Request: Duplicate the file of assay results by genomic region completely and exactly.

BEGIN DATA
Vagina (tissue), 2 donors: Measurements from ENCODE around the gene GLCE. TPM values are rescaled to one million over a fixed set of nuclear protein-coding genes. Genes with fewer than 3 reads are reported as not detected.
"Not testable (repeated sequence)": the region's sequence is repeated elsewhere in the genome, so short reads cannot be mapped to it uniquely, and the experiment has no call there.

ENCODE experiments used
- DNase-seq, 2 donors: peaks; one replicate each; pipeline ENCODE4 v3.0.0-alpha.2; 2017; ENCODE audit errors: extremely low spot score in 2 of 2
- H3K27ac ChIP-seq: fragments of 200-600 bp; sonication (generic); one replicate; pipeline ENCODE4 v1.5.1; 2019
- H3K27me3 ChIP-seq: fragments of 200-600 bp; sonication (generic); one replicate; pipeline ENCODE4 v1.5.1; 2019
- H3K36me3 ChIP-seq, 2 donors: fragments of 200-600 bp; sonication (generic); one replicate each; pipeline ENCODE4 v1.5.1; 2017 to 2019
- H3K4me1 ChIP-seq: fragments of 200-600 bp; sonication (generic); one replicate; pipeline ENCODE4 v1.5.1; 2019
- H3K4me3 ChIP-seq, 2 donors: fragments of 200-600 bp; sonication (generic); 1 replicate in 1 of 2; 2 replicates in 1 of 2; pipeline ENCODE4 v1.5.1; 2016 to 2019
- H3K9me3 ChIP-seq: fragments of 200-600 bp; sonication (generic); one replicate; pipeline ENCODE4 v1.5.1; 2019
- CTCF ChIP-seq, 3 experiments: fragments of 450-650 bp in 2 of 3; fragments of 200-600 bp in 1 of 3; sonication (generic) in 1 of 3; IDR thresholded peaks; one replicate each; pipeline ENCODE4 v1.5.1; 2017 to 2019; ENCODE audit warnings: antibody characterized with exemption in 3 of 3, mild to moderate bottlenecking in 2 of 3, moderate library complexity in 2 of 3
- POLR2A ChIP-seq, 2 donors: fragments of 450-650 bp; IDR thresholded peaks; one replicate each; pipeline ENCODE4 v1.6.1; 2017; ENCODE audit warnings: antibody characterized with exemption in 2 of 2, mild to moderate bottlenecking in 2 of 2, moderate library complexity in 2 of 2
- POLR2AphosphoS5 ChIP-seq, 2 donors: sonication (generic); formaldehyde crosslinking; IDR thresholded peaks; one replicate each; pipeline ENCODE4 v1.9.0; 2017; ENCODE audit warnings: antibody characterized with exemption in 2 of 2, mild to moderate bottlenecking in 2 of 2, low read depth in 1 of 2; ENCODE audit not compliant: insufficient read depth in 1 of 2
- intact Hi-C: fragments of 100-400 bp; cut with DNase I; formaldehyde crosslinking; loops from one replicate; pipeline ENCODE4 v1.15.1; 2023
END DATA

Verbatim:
Vagina (tissue), 2 donors: Measurements from ENCODE around the gene GLCE. TPM values are rescaled to one million over a fixed set of nuclear protein-coding genes. Genes with fewer than 3 reads are reported as not detected.
"Not testable (repeated sequence)": the region's sequence is repeated elsewhere in the genome, so short reads cannot be mapped to it uniquely, and the experiment has no call there.

ENCODE experiments used
- DNase-seq, 2 donors: peaks; one replicate each; pipeline ENCODE4 v3.0.0-alpha.2; 2017; ENCODE audit errors: extremely low spot score in 2 of 2
- H3K27ac ChIP-seq: fragments of 200-600 bp; sonication (generic); one replicate; pipeline ENCODE4 v1.5.1; 2019
- H3K27me3 ChIP-seq: fragments of 200-600 bp; sonication (generic); one replicate; pipeline ENCODE4 v1.5.1; 2019
- H3K36me3 ChIP-seq, 2 donors: fragments of 200-600 bp; sonication (generic); one replicate each; pipeline ENCODE4 v1.5.1; 2017 to 2019
- H3K4me1 ChIP-seq: fragments of 200-600 bp; sonication (generic); one replicate; pipeline ENCODE4 v1.5.1; 2019
- H3K4me3 ChIP-seq, 2 donors: fragments of 200-600 bp; sonication (generic); 1 replicate in 1 of 2; 2 replicates in 1 of 2; pipeline ENCODE4 v1.5.1; 2016 to 2019
- H3K9me3 ChIP-seq: fragments of 200-600 bp; sonication (generic); one replicate; pipeline ENCODE4 v1.5.1; 2019
- CTCF ChIP-seq, 3 experiments: fragments of 450-650 bp in 2 of 3; fragments of 200-600 bp in 1 of 3; sonication (generic) in 1 of 3; IDR thresholded peaks; one replicate each; pipeline ENCODE4 v1.5.1; 2017 to 2019; ENCODE audit warnings: antibody characterized with exemption in 3 of 3, mild to moderate bottlenecking in 2 of 3, moderate library complexity in 2 of 3
- POLR2A ChIP-seq, 2 donors: fragments of 450-650 bp; IDR thresholded peaks; one replicate each; pipeline ENCODE4 v1.6.1; 2017; ENCODE audit warnings: antibody characterized with exemption in 2 of 2, mild to moderate bottlenecking in 2 of 2, moderate library complexity in 2 of 2
- POLR2AphosphoS5 ChIP-seq, 2 donors: sonication (generic); formaldehyde crosslinking; IDR thresholded peaks; one replicate each; pipeline ENCODE4 v1.9.0; 2017; ENCODE audit warnings: antibody characterized with exemption in 2 of 2, mild to moderate bottlenecking in 2 of 2, low read depth in 1 of 2; ENCODE audit not compliant: insufficient read depth in 1 of 2
- intact Hi-C: fragments of 100-400 bp; cut with DNase I; formaldehyde crosslinking; loops from one replicate; pipeline ENCODE4 v1.15.1; 2023